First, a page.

The concept of a digital currency presents a way for sovereign nations to offer their citizens the efficiencies in cost and timeliness that a digital currency can offer while maintaining central control over those currencies and providing greater security than cryptocurrencies. Since a digital currency would have a broad impact on a country's businesses and population, governments are taking the time to study the concept closely and making sure that they have considered the full implications such a move would have.

Benefits of Central Bank Digital Currencies

The following benefits of a CBDC are specifically mentioned in the Fed's CBDC document:

  • Safety: A CBDC would be free from credit and liquidity risk.
  • Improved Cross-Border Payments: Cross-border payments could be streamlined and new opportunities could emerge for cross-country collaboration.
  • Support for the U.S. Dollar's International Role: A CBDC would help preserve the role of the US dollar as the dominant international currency.
  • Expand financial inclusion: A CBDC could provide economically vulnerable households and communities with greater financial access.
  • Extend Public Access to Safe Central Bank Money: A CBDC would provide another means of payment for the general public with the same safety as the dollar.

Additionally, a CBDC could be created without the huge energy requirements necessary to create many cryptocurrencies and it would also potentially enhance transaction efficiencies and lower costs.

Challenges of Central Bank Digital Currencies

The Fed also noted the following challenges for a CBDC:

  • Structural change: A CBDC could fundamentally change the structure of the U.S. financial system, altering the roles and responsibilities of the private sector and the central bank.
  • Threats to safety and stability of the financial system: The ability to quickly convert other forms of money into CBDC could make runs on financial firms more likely or more severe.
  • Efficacy of monetary policy implementation: A CBDC could impact current rules and policies of the Fed with regard to implementing monetary policy.
  • Privacy, data protection, and crime prevention: A CBDC would need to strike an appropriate balance between safeguarding consumer privacy rights and affording the transparency necessary to deter criminal activity.
  • Operational resilience and cybersecurity: Operational disruptions and cybersecurity risks would represent a concern.

Investing in CBDCs

CBDCs do not offer the investment opportunity that may exist with some cryptocurrencies. Since CBDCs are pegged to an existing physical currency, investing in them would equate to investing in the underlying currency itself and thus offer no particular investment value other than the ability to take advantage of 'currency arbitrage'. This type of arbitrage trading is conducted by some institutions and hedge funds but is not considered a practical strategy for individual investors.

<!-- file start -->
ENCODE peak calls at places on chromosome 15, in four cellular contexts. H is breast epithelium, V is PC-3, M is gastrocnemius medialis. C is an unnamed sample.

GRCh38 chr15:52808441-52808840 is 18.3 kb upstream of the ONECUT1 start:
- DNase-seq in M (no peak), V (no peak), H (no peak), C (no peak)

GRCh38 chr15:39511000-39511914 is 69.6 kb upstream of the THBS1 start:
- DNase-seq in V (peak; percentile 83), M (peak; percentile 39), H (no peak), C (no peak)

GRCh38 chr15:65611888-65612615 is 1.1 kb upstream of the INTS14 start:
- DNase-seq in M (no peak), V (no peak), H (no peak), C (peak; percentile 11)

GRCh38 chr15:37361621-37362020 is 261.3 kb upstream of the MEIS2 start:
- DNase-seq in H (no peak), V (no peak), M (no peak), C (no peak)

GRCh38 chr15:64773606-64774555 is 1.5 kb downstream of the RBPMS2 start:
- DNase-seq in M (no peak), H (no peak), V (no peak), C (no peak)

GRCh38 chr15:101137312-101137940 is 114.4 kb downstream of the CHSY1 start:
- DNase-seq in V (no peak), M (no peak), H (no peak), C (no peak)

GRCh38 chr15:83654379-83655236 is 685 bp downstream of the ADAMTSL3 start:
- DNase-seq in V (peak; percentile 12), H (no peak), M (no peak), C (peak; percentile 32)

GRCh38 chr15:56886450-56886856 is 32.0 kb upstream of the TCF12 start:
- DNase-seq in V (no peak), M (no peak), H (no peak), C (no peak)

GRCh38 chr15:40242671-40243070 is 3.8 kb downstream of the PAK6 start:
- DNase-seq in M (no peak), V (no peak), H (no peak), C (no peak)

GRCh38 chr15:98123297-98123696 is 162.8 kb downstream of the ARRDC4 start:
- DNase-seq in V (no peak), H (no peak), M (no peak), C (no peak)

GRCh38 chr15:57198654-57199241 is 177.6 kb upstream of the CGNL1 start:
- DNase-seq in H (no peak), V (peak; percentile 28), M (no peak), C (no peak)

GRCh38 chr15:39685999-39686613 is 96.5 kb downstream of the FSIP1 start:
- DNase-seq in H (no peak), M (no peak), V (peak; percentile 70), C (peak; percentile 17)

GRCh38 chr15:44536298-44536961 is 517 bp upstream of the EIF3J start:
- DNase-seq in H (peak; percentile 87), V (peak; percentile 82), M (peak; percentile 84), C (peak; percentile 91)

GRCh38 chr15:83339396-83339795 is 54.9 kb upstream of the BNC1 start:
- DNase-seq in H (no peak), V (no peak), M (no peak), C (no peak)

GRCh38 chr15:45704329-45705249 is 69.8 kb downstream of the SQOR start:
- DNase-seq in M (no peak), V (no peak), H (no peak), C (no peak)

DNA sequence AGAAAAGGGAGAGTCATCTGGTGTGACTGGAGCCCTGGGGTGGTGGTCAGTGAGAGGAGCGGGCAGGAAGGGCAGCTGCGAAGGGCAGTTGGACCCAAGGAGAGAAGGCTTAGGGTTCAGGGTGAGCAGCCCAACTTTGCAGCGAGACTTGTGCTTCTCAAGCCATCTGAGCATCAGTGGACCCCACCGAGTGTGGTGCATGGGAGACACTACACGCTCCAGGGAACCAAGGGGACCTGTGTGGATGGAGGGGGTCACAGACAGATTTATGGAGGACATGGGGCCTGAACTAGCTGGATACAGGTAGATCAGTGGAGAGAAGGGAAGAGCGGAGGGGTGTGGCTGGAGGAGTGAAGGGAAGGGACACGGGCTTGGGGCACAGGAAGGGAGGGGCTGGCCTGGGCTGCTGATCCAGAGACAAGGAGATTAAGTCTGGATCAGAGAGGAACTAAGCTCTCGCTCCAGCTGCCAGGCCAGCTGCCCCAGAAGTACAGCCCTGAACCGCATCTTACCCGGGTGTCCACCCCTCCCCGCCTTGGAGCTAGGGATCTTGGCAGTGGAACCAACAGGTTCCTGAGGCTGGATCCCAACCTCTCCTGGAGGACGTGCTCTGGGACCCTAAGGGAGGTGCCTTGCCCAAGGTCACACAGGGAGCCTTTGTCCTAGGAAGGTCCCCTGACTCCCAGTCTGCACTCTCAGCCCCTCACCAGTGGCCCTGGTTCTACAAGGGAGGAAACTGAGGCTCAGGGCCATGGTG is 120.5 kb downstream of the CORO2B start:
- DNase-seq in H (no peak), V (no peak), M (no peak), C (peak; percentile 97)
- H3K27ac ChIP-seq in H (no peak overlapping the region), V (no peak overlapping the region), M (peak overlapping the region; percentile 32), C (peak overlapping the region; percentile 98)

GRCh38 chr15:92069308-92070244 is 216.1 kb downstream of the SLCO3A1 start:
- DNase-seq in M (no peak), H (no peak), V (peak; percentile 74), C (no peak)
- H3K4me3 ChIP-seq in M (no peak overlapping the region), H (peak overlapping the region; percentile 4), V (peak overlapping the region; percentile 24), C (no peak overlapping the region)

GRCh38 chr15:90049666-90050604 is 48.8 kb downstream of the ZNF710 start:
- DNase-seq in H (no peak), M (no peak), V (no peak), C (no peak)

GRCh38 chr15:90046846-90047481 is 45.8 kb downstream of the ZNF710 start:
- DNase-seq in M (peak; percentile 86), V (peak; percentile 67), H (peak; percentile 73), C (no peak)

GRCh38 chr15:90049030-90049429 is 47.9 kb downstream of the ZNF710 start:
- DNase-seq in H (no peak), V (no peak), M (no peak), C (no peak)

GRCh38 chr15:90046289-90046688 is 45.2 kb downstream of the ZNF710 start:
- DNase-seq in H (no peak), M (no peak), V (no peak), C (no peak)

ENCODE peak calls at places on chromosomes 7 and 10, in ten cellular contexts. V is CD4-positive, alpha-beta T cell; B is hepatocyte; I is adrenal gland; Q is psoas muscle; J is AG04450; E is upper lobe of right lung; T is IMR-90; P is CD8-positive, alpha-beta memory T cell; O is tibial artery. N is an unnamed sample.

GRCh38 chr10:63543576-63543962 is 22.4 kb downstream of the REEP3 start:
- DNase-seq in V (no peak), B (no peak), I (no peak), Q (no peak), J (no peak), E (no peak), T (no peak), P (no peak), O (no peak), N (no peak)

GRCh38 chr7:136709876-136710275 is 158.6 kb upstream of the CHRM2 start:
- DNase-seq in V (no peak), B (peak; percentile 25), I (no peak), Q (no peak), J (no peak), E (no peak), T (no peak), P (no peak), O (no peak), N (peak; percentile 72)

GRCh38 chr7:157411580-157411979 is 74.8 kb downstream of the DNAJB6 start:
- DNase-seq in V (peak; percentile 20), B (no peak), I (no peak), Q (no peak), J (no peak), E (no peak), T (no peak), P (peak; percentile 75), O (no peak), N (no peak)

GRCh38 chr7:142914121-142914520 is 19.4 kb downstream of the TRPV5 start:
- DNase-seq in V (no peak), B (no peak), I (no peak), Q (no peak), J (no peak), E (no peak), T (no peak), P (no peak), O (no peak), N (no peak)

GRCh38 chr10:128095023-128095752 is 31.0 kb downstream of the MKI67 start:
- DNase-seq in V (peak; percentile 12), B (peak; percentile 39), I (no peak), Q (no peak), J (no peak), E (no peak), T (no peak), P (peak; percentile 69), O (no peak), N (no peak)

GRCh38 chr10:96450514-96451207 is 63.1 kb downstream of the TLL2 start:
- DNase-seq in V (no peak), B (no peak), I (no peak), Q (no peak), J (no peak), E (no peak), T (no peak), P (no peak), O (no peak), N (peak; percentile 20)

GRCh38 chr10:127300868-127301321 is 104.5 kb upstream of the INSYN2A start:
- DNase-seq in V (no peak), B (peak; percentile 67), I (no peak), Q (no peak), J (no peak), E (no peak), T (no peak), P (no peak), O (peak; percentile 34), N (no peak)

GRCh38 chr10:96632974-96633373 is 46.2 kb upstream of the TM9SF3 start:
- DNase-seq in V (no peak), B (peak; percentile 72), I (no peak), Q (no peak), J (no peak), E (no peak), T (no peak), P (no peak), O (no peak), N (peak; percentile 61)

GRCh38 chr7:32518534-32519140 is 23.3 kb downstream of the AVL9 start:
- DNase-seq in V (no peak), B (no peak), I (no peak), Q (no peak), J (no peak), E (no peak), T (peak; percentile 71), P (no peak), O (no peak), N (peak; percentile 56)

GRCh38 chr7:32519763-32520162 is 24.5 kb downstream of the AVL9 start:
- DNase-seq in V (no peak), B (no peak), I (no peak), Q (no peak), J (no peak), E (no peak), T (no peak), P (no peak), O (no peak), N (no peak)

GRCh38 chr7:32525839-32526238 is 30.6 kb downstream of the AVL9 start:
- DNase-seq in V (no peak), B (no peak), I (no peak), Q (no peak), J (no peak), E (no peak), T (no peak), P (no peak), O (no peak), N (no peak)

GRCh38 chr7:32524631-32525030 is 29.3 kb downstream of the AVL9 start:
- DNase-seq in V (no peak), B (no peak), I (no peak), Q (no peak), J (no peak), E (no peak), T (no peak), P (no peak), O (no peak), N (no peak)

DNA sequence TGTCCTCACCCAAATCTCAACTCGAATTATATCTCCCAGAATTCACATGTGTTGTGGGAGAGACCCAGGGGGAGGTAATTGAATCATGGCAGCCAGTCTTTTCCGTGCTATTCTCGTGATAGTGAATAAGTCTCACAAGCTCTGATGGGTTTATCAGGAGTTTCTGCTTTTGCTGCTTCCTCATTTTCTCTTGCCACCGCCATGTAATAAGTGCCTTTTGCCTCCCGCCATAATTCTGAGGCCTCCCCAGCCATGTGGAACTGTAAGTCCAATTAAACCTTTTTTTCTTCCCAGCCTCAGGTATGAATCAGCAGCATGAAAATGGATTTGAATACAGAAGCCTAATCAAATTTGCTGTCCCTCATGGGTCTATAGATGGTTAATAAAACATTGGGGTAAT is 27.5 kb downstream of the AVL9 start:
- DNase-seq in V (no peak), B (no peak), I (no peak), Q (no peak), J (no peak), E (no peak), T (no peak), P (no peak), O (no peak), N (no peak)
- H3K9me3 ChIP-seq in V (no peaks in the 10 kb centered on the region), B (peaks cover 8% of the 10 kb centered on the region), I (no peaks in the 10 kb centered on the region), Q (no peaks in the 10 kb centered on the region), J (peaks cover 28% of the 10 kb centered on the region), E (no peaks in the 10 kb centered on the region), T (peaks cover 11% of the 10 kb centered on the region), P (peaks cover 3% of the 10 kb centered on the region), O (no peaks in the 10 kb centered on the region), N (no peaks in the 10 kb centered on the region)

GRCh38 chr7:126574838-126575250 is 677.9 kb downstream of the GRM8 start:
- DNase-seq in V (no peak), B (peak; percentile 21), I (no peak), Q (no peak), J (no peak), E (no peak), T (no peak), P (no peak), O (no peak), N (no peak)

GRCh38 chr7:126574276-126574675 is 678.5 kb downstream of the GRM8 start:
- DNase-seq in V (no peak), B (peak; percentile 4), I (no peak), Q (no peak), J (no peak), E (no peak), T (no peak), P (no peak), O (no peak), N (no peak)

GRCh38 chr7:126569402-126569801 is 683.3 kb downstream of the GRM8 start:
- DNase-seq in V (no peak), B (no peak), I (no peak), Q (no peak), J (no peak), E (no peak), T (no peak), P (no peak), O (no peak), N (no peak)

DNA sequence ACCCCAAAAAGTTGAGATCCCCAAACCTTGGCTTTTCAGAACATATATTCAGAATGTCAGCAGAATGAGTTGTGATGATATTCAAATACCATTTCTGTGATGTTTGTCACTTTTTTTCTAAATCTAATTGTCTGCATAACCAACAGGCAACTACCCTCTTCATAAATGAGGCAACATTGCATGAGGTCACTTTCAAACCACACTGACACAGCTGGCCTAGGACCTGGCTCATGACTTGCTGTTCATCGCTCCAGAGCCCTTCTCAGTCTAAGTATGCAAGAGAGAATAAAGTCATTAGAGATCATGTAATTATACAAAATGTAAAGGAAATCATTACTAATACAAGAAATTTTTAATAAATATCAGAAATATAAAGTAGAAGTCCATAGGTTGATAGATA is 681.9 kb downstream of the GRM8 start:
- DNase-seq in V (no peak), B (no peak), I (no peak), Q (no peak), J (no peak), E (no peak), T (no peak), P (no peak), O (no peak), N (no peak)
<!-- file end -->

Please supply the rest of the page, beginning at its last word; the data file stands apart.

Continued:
Bottom Line

The introduction and widespread adoption of cryptocurrencies in recent years has influenced central banks around the world to consider developing CBDCs to complement their existing physical currencies with digital currencies of their own, over which they would exercise control. CBDCs are thus seen by central banks as a way to enhance the monetary efficiency of a physical currency by itself in addition to maintaining control over the digital currencies being used by its population.


  • No. Cryptocurrencies are not backed by any banks or government entities.

  • CBDCs are backed by central banks and pegged to a physical currency. Bitcoin is a cryptocurrency with no central bank support and no peg to any physical currency.

  • Decentralized finance describes financial activities and transactions that occur directly between and among relevant parties and exist outside the purview of central banks or other government entities.

  • Not necessarily. They can be created on a blockchain infrastructure, but other ways of developing CBDCs are being investigated.

This article was written by

Richard Lehman profile picture
Adjunct Finance Professor at UCLA and UC Berkeley (18 yrs), author of three investment books, Wall Street veteran and founder of Informed Assets, PBC. Helping people understand and invest in equities, options, and alternatives such as Cryptos, NFTs, collectibles, private equity, real estate, venture capital, etc.

Analyst’s Disclosure: I/we have no stock, option or similar derivative position in any of the companies mentioned, and no plans to initiate any such positions within the next 72 hours. I wrote this article myself, and it expresses my own opinions. I am not receiving compensation for it. I have no business relationship with any company whose stock is mentioned in this article.